New research has confirmed that being stalked online has now become more common than having a physical harasser.
It's not entirely surprising, given how much less effort is required to anonymously harass someone on social networks, chat rooms and by mobile phone – not that we're speaking from experience, of course.
A somewhat surprising statistic, however, is that 40 per cent of cyberstalking victims are men, and that most of the online stalking is perpetrated by strangers.
In physical world stalking scenarios, women are much more likely to be targeted, and around half of all harassments are carried out by former lovers.
The research, conducted by the Electronic Communication Harassment Observation team (Echo) at the University of Bedfordshire, is the first to examine the effects of online stalking and did so by questioning 250 victims.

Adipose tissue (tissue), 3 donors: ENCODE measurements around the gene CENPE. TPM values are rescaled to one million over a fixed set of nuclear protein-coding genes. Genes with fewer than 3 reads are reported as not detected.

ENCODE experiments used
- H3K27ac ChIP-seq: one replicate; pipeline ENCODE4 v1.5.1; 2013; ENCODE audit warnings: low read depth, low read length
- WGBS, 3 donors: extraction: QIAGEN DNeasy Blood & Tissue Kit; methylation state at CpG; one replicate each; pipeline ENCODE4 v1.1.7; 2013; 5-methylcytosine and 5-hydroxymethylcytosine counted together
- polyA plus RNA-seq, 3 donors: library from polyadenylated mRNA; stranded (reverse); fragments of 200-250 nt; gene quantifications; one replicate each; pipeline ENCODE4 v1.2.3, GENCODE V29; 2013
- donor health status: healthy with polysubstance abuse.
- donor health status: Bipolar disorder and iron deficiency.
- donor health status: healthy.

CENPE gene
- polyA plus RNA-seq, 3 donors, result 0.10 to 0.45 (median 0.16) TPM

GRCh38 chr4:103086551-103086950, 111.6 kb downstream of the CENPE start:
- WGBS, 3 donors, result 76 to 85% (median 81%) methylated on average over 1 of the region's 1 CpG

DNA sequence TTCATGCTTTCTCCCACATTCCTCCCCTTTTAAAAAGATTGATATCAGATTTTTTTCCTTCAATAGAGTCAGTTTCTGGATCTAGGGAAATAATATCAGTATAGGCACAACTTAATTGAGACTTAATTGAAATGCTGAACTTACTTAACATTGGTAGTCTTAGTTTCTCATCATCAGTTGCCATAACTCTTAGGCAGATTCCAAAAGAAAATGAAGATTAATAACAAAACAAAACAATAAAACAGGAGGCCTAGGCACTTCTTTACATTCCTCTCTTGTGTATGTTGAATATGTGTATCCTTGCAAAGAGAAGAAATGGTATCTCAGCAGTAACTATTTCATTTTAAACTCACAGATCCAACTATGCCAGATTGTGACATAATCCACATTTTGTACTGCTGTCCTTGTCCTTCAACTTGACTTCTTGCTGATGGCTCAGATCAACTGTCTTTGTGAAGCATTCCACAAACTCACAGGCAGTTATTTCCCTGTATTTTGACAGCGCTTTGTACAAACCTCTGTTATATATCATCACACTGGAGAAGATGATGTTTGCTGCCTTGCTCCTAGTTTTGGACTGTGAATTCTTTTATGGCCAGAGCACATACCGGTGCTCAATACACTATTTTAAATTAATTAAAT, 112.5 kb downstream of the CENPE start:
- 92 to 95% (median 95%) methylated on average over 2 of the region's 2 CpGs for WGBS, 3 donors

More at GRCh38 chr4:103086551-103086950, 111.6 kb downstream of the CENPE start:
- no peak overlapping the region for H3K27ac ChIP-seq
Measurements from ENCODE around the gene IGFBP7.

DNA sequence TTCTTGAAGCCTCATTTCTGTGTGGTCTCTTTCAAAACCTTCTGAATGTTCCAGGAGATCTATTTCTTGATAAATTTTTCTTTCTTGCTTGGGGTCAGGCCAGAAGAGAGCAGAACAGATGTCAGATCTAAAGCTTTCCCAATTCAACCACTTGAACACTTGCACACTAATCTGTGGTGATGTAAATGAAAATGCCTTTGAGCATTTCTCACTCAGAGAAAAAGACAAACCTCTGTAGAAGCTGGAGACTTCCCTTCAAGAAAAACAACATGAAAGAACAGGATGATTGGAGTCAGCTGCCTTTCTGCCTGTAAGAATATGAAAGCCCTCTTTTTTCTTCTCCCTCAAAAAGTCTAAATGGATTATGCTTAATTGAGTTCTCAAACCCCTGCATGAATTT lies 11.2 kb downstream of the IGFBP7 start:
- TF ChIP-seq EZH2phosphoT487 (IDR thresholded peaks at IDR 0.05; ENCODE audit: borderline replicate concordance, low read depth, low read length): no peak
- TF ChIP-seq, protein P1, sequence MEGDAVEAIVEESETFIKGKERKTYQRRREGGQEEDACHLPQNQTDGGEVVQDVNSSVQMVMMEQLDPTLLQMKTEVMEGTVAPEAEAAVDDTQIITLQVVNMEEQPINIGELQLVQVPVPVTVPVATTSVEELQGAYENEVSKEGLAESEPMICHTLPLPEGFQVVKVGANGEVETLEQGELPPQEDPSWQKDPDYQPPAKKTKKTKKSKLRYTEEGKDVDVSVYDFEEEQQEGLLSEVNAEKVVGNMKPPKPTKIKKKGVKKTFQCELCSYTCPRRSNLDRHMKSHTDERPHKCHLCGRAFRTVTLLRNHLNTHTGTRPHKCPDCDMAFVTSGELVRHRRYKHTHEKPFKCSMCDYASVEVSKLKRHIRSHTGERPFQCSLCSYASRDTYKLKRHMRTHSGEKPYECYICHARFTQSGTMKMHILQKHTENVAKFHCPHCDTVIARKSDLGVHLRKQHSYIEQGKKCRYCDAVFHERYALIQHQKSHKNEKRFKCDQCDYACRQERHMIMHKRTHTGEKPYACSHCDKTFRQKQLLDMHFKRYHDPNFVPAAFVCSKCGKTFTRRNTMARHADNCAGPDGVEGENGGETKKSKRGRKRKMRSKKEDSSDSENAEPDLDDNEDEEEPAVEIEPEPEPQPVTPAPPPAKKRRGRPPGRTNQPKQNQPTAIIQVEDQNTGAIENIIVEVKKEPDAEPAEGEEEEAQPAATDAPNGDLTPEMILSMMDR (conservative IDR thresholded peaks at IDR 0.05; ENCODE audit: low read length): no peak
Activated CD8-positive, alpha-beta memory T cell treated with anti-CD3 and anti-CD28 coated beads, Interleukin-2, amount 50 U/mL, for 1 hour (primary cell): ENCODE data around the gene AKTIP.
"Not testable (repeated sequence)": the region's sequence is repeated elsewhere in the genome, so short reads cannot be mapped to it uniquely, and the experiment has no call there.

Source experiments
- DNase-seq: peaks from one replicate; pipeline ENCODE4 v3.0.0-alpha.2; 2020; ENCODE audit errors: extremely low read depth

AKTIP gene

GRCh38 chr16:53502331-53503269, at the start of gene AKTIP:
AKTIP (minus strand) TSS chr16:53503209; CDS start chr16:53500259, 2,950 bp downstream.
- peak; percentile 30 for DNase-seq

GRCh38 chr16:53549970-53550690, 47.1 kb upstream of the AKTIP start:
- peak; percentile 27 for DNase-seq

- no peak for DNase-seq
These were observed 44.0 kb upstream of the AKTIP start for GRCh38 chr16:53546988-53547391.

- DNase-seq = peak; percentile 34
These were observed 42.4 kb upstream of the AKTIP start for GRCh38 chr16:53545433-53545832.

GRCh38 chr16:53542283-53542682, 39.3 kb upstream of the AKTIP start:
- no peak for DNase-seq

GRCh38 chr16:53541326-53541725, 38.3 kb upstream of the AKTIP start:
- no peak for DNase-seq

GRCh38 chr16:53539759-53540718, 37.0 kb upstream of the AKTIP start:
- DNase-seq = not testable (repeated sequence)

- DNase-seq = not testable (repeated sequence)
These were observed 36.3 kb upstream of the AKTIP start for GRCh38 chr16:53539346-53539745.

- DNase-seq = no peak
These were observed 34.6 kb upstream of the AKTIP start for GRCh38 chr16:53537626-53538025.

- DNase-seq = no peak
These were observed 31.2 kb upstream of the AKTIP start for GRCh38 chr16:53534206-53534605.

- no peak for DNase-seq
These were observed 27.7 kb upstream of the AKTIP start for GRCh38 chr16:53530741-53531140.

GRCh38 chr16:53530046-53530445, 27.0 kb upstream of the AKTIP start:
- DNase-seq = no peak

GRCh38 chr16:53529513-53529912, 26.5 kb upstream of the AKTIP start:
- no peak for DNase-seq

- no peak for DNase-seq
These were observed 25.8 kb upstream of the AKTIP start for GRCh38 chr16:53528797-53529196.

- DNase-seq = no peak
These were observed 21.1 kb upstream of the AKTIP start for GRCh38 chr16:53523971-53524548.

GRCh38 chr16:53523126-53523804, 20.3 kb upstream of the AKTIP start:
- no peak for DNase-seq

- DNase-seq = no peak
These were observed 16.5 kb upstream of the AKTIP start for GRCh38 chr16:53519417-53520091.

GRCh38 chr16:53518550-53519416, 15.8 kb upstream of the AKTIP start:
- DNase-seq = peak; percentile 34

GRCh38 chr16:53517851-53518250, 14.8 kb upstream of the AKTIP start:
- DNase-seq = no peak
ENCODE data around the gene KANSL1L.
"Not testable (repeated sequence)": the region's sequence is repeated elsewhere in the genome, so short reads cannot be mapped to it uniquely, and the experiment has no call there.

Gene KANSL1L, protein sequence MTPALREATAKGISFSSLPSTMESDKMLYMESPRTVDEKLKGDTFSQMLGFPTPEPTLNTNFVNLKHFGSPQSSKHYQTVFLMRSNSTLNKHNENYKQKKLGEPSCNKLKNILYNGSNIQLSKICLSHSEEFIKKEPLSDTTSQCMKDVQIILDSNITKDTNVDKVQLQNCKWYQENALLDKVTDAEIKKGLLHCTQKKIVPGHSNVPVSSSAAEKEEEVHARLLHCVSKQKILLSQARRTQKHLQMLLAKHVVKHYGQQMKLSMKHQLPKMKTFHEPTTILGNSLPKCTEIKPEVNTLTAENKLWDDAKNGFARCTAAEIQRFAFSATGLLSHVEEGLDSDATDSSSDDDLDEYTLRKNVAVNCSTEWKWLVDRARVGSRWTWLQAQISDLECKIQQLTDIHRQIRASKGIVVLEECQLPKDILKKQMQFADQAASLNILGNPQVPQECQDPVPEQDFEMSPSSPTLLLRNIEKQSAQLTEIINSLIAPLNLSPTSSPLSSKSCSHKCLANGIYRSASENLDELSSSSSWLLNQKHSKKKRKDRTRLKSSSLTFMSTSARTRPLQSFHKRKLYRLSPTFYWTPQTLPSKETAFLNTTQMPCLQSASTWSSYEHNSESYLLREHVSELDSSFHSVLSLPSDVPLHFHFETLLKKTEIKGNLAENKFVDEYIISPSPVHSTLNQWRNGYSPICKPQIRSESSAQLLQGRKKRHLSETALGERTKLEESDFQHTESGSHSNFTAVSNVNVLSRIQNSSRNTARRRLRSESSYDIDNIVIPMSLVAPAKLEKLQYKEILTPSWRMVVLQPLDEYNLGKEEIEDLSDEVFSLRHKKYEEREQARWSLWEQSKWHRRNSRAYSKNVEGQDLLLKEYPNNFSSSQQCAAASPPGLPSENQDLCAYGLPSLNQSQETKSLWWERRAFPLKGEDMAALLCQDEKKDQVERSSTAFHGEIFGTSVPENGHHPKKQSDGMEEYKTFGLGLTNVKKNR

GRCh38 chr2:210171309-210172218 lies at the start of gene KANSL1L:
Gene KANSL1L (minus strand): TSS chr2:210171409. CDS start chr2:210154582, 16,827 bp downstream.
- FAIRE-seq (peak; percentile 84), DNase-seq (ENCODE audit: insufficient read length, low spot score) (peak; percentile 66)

Dr Emma Short, psychologist and co-author of the study, argues that online stalking needs to be taken more seriously by the police: "There is a lack of understanding of the impact of this behaviour. One of the biggest questions was, 'Is there psychological harm?' Worryingly, a third experienced this. Not just stress, but a clinical record of psychological harm.
"There have been threats to kill. They give the impression that they know where their victims live and can get at them physically. There is a lot of damage to or loss of reputation, people being compromised by false allegations."
Scarily, most victims who were targeted by strangers never found out who the stalker was, where they had come from or what they hoped to achieve by the harassment.
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